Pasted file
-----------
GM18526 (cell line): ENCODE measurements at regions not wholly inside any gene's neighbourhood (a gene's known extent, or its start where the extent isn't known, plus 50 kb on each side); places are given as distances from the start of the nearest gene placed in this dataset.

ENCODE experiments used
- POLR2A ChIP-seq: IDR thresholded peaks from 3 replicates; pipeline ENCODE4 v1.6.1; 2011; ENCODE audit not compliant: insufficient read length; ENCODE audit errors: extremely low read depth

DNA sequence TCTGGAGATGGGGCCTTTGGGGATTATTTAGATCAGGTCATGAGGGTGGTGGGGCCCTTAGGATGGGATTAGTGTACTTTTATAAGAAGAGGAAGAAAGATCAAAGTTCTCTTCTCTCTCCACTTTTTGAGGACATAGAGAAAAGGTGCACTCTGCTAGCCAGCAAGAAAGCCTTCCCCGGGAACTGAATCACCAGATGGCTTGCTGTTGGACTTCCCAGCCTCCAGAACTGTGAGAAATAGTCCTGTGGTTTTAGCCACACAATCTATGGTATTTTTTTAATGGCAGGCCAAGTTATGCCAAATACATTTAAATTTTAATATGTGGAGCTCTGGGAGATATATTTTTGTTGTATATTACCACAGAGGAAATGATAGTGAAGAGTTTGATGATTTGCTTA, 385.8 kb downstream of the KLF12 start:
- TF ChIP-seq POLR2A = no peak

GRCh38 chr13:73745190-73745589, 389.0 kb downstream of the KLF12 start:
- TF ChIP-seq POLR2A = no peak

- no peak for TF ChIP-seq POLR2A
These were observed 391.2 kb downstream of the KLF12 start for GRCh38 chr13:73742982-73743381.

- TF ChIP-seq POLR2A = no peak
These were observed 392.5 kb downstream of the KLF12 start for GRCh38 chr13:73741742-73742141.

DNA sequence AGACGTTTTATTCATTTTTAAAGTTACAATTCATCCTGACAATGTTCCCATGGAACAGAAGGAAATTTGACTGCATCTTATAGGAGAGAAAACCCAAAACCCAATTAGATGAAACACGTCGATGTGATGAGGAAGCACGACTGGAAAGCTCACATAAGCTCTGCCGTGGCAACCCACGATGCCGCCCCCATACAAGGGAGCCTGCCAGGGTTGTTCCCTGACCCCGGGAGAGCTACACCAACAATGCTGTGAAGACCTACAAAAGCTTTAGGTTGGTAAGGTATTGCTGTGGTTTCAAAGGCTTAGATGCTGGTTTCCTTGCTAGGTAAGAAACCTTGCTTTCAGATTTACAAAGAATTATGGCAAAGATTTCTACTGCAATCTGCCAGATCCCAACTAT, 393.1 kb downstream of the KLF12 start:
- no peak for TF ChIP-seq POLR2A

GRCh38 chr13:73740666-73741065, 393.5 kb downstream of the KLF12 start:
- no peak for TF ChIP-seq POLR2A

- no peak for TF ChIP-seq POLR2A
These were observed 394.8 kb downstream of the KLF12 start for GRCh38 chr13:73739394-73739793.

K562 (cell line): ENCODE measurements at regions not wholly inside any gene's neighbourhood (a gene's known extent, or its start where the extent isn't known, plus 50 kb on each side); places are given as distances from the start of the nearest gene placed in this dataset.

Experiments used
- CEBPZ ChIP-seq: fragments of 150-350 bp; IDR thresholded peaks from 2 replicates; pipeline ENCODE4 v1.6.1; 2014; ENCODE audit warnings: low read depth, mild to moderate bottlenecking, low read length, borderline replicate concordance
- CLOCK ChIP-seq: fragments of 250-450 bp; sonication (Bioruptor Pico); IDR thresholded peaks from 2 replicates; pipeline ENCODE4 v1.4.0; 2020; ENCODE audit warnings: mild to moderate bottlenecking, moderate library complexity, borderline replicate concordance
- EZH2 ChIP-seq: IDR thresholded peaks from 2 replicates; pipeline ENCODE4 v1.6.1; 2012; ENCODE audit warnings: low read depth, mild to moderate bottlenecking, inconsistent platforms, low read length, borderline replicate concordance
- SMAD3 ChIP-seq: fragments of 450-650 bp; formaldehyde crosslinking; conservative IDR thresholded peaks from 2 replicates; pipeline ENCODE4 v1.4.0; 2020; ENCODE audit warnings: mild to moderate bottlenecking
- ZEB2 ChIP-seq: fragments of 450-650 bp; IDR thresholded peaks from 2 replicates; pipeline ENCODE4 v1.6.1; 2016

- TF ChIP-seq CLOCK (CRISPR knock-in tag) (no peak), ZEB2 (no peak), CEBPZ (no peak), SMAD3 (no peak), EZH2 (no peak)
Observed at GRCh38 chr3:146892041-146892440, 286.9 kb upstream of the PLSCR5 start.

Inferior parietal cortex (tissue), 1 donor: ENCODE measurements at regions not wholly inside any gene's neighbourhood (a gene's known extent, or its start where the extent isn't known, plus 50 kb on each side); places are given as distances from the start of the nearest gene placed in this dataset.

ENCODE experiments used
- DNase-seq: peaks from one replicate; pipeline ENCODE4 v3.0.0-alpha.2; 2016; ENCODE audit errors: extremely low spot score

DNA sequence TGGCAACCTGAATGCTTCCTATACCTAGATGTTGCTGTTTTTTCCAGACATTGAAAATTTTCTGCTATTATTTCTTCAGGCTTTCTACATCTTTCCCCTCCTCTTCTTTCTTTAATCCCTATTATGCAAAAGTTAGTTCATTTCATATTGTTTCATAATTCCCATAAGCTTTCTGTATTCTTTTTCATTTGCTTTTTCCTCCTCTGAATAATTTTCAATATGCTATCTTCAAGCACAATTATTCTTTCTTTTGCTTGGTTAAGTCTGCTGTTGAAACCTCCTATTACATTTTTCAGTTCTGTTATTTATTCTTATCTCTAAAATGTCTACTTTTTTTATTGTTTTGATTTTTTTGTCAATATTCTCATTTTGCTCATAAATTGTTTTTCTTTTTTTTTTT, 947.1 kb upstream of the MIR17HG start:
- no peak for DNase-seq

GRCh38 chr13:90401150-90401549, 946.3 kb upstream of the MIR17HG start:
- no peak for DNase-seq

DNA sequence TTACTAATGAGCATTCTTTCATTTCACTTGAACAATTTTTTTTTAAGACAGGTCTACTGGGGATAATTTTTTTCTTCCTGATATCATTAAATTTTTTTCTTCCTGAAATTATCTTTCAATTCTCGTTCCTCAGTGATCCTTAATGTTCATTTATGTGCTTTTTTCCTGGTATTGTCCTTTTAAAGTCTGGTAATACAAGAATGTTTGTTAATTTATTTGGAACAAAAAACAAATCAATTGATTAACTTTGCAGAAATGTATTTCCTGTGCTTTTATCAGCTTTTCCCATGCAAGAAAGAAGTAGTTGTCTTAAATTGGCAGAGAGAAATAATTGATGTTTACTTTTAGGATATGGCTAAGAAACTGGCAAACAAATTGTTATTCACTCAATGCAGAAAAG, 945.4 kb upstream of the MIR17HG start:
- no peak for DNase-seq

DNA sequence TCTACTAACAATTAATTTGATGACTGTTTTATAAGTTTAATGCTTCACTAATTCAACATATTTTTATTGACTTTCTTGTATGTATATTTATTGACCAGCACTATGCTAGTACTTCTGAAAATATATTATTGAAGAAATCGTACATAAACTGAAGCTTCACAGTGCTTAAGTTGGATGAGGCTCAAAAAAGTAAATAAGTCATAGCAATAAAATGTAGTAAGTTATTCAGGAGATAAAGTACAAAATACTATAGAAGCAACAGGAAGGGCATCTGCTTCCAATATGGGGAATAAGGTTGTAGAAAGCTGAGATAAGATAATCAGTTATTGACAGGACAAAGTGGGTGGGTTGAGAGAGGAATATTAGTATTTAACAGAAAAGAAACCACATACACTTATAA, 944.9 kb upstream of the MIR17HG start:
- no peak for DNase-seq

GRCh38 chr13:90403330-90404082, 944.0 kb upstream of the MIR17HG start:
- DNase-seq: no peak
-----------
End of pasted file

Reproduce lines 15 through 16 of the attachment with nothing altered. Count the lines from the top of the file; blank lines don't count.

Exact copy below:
- no peak for TF ChIP-seq POLR2A

- no peak for TF ChIP-seq POLR2A